• Global economic growth is expected to slow to 2.4% in 2023. Aggressive monetary policy tightening by the major central banks to control surging inflation is beginning to have the desired effect. But as a result we see recessions in the US, UK, Japan and Canada in 2023. China will be one of the main sources of economic growth this year.
  • Concern over the global banking system could persist, but the authorities look to have effectively reduced the risk of contagion.  While not immune to global banking developments, the Australian banking system remains strong.
  • Global supply chains look to be returning to ‘normal’ as global shipping costs decline.  Australian major commodity prices, including iron ore, are expected to trend lower through the remainder of 2023 and into 2024.
  • Policies designed to support the global transition to net zero carbon by 2050 will also continue to dominate the global economy. Sustainable Economics is a key focus for our research.
  • Australian economic growth is expected to slow substantially in 2023, as the lagged effect of the RBA’s rapid monetary policy tightening cycle raises the cost of debt for households (mortgagees and renters) and businesses and consumer spending slows meaningfully. This should help inflation return to the RBA’s 2-3% target range by H1 24 and allow the RBA to begin an easing cycle before the end of 2023, returning policy to a more neutral setting.

Global economic outlook

2023 is already proving to be yet another challenging year. The ongoing efforts by global central banks to bring inflation back under control has created market volatility and uncertainty. And, as is well known, this has manifested itself in some significant concerns in the banking system in a number of key economies.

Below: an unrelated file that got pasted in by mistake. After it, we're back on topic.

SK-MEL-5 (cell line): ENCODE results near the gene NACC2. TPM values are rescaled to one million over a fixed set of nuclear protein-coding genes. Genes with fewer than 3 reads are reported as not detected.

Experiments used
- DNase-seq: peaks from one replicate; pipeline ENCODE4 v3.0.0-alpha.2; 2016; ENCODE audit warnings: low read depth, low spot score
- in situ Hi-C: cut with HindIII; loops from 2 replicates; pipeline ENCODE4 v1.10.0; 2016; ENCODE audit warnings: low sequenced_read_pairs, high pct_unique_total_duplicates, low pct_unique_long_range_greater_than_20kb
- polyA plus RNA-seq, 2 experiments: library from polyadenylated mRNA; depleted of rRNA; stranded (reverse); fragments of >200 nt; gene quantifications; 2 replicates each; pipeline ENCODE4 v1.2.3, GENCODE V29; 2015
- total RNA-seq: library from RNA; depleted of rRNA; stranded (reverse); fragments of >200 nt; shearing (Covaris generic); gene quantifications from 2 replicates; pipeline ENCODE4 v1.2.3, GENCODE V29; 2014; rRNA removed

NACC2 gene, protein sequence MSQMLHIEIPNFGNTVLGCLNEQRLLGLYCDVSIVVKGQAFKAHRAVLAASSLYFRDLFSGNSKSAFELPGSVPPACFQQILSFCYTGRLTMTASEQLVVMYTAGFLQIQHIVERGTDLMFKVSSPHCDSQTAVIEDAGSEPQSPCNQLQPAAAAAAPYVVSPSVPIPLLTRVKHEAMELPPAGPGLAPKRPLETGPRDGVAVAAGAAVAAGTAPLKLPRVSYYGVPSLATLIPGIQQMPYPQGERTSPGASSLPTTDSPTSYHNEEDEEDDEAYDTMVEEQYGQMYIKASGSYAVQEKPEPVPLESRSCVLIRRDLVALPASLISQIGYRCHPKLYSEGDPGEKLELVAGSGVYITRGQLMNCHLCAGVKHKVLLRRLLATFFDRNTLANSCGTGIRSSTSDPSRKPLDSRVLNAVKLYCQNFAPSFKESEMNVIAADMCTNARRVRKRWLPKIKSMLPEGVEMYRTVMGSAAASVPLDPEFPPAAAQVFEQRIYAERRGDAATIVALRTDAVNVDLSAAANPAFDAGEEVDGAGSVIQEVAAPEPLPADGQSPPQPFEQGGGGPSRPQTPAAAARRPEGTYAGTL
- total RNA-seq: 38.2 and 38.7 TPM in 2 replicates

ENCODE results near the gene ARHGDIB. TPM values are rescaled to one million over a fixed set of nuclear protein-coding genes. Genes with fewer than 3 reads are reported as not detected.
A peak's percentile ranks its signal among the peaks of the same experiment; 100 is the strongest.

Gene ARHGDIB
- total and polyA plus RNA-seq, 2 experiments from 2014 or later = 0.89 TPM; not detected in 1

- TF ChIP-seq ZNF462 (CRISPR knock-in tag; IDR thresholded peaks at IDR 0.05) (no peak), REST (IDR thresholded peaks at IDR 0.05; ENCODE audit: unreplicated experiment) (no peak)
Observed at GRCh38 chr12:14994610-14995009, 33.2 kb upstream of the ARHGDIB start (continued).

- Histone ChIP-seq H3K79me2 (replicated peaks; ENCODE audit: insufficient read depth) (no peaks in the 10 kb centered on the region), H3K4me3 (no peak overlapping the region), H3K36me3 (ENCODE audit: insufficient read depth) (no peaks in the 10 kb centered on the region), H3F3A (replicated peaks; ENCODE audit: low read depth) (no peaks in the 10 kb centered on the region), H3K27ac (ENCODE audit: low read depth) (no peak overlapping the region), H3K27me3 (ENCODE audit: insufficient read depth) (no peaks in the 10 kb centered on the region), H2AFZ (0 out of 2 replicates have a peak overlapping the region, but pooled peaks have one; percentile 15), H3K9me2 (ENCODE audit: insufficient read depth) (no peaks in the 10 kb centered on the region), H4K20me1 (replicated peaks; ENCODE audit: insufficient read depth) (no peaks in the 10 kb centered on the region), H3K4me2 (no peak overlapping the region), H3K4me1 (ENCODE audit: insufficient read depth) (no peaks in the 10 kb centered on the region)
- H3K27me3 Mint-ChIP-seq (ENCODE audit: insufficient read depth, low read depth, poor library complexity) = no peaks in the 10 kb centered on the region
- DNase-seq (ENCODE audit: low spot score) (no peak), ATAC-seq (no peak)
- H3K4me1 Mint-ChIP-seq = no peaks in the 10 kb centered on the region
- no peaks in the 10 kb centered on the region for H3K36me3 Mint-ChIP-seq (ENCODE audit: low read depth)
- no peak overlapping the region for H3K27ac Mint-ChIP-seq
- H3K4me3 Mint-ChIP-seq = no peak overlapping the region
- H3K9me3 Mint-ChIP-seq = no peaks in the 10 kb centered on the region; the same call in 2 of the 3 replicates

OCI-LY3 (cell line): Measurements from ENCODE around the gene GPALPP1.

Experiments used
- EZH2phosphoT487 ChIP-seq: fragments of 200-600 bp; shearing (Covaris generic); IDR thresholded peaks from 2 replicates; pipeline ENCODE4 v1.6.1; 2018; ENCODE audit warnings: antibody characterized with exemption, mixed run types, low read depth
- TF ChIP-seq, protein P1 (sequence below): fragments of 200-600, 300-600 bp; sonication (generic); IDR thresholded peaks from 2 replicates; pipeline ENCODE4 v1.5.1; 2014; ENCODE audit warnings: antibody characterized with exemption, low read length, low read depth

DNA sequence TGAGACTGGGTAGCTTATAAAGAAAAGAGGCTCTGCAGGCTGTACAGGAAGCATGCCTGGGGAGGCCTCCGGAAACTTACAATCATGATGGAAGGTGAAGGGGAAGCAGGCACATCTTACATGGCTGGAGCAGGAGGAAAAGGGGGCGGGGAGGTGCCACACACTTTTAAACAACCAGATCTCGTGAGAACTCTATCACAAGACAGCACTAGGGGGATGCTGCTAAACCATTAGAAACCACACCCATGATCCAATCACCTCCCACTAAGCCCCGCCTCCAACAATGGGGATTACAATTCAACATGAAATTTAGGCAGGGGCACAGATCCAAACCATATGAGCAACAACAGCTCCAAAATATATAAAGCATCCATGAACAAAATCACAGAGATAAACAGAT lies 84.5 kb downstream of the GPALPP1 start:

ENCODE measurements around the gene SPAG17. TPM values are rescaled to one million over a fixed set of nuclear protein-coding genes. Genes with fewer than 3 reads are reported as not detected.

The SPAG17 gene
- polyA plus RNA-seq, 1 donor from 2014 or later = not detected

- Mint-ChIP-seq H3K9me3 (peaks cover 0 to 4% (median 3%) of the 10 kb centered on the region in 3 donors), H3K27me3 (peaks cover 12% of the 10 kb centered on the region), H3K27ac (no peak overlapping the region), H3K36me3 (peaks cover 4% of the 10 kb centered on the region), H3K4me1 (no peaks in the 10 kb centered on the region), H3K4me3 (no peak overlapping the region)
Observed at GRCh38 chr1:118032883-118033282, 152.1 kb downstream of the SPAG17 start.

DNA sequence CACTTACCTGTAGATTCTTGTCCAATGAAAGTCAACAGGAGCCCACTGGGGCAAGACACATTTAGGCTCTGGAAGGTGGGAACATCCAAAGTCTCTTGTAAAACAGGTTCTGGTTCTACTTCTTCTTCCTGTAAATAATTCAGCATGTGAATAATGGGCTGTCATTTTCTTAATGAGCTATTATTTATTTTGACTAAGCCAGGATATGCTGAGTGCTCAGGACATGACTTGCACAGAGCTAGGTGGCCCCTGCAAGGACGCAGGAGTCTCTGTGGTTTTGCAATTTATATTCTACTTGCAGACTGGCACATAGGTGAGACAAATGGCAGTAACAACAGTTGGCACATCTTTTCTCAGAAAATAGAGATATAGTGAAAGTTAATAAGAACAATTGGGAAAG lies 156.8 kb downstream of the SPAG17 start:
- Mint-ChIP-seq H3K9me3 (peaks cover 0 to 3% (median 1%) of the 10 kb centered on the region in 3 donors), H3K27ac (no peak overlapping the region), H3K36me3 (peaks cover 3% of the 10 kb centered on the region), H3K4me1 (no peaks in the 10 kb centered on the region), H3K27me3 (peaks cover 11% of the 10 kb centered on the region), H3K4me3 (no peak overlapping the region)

When I released my 2023 outlook note in November last year (see here), I talked about the need for global central banks to keep raising interest rates to get on top of the surge in inflation across most of the developed world.

And of course, that is what has transpired. This tightening of monetary policy is expected to see global economic growth slow through the course of 2023. As per our recently updated global economic forecasts (see here), we now see global growth for 2023 of 2.4% – down from 2022 growth of 2.8%. We expect recessions in the UK, the US, Japan and Canada in 2023. China will be one of the main sources of global economic growth this year.

When we look at the pace of inflation, we can see there are clear signs of a peaking in the annual rate of inflation across a number of the major economies.

Central banks, to varying degrees, have been hard at it raising interest rates. A number of central banks, including the RBA, have signalled they are near the end of the rate hike cycle – while others still have more work to do.

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CBA’s Global Economic and Markets Research team publishes a wide range of economic and financial research each week covering the latest data, trends, policy developments and topical issues in Australia and other major economies. To access these publications please visit the GEMR website.

Our Economic Expert

Stephen Halmarick is Chief Economist and Head of Global Economic & Markets Research at Commonwealth Bank of Australia. He was appointed to the Chief Economist role in April 2020 – having been the Head of the Global Economic & Markets Research team since January 2018. Stephen is responsible for the team of economists and strategists that cover Australian Economics, International Economics, Rates, Fixed Income, Foreign Exchange, Credit and Commodities research. Stephen is also a key spokesperson to clients and media on macroeconomic themes and a broad range of financial market issues.

Things you should know

  • 1 This note is an updated and edited version of the keynote presentation I gave at the recent Australian Economic Roadshow events in Brisbane and Sydney.

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